İşbank CEO slams inaction over press ‘defamation campaign’
CEO Adnan Bali slams the defamatory stories in some news outlets.Adnan Bali, the chief executive of İşbank, has denied that Turkey’s biggest listed lender is “involved in partisan politics,” criticizing media reports raising questions about its shareholder structure and the bank’s establishment in 1924.
“We would have expected the authorities to respond with an appropriate announcement following a number of unconfirmed reports about our institution. Not because we need it, but because it is their responsibility,” Bali said late on March 23 at a meeting in the western city of İzmir, as quoted by Reuters, slamming the “defamatory” stories that appeared in several news outlets and on social media accounts in February.
“Such stories stemmed from ignorance and/or lack of consciousness,” he added.
Shares in the lender decreased by more than 3 percent on Feb. 22, with analysts citing a claim by a whistleblower on Twitter that Turkey’s biggest bank could face regulatory action.
The whistleblower, who tweets under the pseudonym Fuat Avni, said on Feb. 21 that President Recep Tayyip Erdoğan had ordered Turkey’s banking watchdog (BDDK) to take over İşbank.
İşbank stated on Feb. 23 that all its activities were in line with Turkish banking laws and said it was observing “incorrect” reports about its activities.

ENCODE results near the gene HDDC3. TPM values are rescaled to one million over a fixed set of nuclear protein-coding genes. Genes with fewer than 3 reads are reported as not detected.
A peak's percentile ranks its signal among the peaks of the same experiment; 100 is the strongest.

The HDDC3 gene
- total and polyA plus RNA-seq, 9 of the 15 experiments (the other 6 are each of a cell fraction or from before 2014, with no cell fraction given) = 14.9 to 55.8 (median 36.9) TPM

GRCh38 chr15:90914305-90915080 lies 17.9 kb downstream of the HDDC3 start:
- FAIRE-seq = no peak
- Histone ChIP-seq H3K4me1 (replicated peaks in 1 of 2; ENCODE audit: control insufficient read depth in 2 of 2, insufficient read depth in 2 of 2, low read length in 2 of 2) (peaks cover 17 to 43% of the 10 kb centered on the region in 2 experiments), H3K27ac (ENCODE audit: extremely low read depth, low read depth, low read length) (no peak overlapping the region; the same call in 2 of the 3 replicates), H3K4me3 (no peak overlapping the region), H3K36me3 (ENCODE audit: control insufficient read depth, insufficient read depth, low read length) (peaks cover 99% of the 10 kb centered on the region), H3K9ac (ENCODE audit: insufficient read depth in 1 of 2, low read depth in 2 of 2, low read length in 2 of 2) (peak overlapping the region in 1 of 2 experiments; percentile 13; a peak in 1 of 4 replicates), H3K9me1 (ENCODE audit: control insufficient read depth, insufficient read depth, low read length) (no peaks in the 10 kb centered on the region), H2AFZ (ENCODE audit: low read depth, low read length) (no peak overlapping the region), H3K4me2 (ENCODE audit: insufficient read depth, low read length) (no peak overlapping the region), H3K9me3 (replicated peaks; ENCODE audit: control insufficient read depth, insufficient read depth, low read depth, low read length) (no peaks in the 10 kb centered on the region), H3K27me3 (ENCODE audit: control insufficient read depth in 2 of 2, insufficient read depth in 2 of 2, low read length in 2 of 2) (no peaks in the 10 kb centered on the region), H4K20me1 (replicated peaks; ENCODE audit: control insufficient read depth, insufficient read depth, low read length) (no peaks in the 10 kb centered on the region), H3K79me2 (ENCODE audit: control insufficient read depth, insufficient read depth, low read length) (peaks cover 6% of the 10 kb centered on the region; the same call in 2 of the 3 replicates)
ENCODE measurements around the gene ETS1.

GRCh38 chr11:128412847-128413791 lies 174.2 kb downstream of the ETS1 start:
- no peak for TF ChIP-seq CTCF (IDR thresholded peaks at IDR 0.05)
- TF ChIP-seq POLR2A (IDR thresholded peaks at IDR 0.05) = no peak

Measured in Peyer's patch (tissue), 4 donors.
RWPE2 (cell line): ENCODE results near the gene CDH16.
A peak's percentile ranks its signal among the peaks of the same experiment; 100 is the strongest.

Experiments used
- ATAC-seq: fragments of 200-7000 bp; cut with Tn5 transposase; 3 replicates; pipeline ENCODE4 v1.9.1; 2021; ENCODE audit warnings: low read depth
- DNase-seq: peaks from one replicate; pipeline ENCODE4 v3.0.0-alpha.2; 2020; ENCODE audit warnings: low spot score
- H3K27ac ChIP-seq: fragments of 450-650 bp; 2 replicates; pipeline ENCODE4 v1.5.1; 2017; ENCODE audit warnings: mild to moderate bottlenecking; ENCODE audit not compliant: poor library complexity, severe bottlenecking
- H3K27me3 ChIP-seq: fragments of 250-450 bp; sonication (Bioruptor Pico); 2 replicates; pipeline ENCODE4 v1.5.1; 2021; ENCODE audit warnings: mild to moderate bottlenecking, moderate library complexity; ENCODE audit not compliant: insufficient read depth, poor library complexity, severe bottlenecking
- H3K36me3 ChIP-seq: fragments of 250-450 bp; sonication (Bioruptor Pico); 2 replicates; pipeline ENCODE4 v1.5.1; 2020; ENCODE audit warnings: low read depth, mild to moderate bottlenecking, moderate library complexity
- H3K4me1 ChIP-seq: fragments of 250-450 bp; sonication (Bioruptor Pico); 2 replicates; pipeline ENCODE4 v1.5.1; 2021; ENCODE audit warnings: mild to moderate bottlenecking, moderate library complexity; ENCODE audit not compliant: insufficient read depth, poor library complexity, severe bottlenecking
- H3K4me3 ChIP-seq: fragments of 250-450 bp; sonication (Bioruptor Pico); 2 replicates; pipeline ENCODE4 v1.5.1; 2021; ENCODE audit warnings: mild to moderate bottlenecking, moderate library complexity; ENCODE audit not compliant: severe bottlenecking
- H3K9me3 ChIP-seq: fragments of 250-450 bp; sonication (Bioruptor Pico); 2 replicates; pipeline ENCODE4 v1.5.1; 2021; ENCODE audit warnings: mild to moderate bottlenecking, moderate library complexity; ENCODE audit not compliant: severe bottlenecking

Bank to go to court
“We would like to warn you of several incorrect reports and claims about our activities,” the bank said in a written statement to the Public Disclosure Platform (KAP), adding that the bank will go to the court against the baseless claimers.
Economy Minister Nihat Zeybekci dismissed Fuat Avni’s comments.
“In Turkey, the economy cannot be ruled by the comments of imaginary people. İşbank is too important to be tarnished by fantastical comments,” Zeybekci told reporters on the sidelines of a meeting in Istanbul.
A brief controversy had erupted last month when pro-government media outlets concocted a story, claiming that the main opposition Republican People’s Party (CHP) was laundering money from İşbank into accounts of “enemies” of the ruling Justice and Development Party (AK Party), citing an alleged Twitter correspondence featuring a CHP delegate.
“The trust bestowed on our institution, the sound shareholder structure, and customer solidarity have swiftly created the best response to the storm being plotted against us,” İşbank CEO Bali noted, warning “anyone who seeks to utilize these non-transparent media outlets to try to tarnish the bank, for personal gains, not to do so.”